Wow! I didn’t think Streisand even knew I existed. And then I got a follow-up email from a guy representing Streisand’s pet environmental group. He identified himself only as “Kevin,” and the email subject line said, “Mike, Barbra Streisand reached out to you.” The email reiterated how urgent it is for me to give.

But I still didn’t contribute. I guess I figured that if Barbra Streisand really wants to help some activist group raise $65,000, she could probably make that happen without me.

Besides, the most I could give right now would be maybe twenty-five bucks or so. I know they say that no amount is too small, but donating such a small sum wouldn’t do much to scratch my protest itch. If I had George-Soros-type money to give, I could set aside a few million to bankroll a group of malcontents to repeatedly do raucous things like blocking an intersection or occupying Mitch McConnell’s office. That might come close to replicating the thrill and satisfaction I get from street protesting.

Another way I can take action is by signing a petition. Solicitations to sign online petitions land in my email inbox pretty much every day.

Some of these petition campaigns seem like they’re doomed from the start. For instance, one of the petitions I received was addressed to Texas Governor Greg Abbott. It read: “If you care about helping the people in Texas . . .” Clearly, he doesn’t, so I deleted it right there. But most of the petitions are pushing for something I can get behind, so I click to sign, even though it doesn’t do much to scratch my protest itch. It feels like an empty gesture.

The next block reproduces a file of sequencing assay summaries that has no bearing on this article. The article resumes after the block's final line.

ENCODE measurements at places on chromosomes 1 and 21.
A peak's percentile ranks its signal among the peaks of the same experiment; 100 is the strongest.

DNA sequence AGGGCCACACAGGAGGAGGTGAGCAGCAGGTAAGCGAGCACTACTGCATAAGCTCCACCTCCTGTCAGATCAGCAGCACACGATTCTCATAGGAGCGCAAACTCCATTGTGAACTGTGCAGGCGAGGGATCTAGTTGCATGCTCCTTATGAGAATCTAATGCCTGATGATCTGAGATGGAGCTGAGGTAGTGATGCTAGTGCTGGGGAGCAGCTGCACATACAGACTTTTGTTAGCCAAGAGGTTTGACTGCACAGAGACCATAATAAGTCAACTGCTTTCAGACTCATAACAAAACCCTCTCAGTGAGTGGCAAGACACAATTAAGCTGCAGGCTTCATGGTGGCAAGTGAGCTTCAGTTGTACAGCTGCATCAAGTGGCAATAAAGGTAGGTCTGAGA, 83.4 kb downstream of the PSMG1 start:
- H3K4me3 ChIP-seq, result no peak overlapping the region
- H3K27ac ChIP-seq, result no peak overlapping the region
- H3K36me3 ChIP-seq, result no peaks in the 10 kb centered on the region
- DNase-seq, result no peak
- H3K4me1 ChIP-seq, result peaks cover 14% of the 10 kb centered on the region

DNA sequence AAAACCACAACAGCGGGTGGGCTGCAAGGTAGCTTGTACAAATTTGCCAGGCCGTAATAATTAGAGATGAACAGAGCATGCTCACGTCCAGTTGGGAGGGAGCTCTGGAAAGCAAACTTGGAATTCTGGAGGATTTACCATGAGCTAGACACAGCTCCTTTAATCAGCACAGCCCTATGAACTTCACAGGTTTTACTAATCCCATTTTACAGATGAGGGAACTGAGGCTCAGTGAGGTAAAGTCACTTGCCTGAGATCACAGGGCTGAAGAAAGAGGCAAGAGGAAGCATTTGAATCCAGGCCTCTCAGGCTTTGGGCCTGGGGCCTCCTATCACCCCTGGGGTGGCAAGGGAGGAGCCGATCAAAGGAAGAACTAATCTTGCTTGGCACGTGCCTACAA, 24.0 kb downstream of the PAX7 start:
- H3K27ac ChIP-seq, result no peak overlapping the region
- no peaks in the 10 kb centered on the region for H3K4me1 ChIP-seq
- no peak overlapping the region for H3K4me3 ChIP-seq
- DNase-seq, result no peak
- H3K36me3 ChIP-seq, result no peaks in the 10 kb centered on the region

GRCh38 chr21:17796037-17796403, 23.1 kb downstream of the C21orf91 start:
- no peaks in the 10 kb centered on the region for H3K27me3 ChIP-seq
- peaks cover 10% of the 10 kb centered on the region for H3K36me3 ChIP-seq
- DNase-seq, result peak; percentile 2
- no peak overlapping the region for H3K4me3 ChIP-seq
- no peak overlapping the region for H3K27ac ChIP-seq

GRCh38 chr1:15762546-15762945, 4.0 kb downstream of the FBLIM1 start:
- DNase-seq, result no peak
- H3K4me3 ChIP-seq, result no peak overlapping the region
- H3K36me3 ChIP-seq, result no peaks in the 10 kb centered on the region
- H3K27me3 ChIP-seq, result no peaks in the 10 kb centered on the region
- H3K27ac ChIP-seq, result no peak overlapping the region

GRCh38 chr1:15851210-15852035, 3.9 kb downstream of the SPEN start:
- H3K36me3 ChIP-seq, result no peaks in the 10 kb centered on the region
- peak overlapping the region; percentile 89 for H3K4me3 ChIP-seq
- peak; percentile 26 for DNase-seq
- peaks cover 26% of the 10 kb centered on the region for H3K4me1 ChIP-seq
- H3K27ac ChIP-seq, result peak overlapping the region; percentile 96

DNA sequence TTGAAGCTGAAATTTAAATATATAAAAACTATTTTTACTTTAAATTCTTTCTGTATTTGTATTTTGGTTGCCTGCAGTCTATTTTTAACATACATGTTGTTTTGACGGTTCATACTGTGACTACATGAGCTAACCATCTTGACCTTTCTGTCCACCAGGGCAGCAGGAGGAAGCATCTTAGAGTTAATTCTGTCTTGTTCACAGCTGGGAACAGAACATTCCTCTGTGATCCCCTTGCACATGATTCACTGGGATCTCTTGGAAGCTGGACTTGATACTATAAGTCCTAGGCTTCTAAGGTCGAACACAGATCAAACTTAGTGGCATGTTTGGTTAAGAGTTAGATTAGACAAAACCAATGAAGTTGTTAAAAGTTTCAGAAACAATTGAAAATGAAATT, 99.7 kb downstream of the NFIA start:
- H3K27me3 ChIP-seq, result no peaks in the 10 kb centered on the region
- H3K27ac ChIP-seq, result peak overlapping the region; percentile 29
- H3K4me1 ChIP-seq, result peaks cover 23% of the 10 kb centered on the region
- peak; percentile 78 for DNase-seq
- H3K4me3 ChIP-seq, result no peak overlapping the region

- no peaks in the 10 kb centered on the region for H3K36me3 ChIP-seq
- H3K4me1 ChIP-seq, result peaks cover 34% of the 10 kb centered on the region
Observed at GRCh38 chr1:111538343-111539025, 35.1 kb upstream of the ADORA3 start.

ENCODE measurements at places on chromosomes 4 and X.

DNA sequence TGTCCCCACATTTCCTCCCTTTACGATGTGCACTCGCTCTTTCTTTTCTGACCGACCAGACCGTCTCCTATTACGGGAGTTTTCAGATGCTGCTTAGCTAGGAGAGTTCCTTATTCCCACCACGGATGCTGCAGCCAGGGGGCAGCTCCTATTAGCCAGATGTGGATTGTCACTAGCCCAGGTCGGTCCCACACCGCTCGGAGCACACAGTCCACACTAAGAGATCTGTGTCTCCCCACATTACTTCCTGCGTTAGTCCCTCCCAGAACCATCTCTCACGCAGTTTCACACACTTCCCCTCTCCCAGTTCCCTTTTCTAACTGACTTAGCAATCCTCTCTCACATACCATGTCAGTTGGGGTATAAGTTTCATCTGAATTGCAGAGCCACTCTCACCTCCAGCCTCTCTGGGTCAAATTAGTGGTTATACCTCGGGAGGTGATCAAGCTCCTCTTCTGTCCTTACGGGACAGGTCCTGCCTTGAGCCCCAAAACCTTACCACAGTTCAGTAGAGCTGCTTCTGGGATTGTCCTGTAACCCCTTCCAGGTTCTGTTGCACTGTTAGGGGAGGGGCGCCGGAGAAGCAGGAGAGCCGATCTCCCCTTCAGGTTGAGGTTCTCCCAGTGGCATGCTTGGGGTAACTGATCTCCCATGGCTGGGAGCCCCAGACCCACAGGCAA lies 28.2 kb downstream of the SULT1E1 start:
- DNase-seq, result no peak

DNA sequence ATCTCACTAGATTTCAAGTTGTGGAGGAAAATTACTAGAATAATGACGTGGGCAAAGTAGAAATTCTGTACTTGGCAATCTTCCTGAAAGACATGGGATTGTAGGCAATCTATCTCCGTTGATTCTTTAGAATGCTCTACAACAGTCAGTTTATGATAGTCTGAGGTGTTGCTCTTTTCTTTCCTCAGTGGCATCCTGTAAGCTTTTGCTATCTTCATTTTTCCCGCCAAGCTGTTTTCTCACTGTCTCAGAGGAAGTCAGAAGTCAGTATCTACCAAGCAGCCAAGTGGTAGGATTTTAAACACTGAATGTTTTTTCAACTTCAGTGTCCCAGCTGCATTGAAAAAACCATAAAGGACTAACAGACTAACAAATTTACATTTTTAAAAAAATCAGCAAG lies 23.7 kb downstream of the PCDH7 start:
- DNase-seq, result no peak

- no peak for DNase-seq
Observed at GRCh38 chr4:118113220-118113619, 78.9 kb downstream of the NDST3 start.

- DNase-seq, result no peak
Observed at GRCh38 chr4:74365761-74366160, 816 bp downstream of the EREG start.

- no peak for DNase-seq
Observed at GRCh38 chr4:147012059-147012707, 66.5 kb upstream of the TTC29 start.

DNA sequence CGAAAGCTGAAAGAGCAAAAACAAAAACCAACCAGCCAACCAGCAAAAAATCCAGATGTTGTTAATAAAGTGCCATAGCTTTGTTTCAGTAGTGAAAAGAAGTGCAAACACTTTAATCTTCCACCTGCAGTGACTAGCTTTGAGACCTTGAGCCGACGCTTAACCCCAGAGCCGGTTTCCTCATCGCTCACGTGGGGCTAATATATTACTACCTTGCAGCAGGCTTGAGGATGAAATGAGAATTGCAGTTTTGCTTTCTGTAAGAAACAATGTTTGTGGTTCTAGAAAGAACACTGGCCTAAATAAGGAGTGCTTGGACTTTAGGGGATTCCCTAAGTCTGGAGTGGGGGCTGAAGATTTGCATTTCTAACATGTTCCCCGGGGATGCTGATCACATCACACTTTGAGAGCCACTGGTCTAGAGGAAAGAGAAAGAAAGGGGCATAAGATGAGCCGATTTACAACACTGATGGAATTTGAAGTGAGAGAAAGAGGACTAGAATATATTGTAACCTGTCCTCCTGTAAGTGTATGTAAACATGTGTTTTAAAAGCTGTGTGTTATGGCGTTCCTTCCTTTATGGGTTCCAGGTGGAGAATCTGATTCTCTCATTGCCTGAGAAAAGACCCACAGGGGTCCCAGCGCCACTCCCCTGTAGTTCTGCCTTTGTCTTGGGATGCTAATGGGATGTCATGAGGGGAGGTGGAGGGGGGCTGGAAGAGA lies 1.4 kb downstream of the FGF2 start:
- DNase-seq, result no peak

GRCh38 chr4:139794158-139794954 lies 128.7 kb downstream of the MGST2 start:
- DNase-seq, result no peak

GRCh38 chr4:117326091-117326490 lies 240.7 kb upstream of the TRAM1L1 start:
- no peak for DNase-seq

I can’t believe that petitions do much good. The whole routine just seems too easy. There’s no struggle involved. And isn’t it true that nothing big and important can happen without an equally big struggle?

Maybe I could sue somebody. That sounds like it could be entertaining. I bet it would be especially fun to sue one of those rideshare companies, like Uber or Lyft. Those guys are practically begging to be sued. I think it would be heroic and rewarding to knock them down a peg or two—not just for the betterment of disabled people, but for the betterment of all. The arrogant, libertarian business model of those rideshare companies is designed to deliver maximum profits by passing on most of the costs and risks of doing business to the workers.

To maintain their income gusher, rideshare companies shirk responsibility for not discriminating against customers, including people with disabilities. Drivers have sometimes refused to transport blind people and their dogs. And wheelchair users have sued because often it’s damn near impossible to find a ridesharing vehicle that’s wheelchair accessible, since the drivers use their own cars.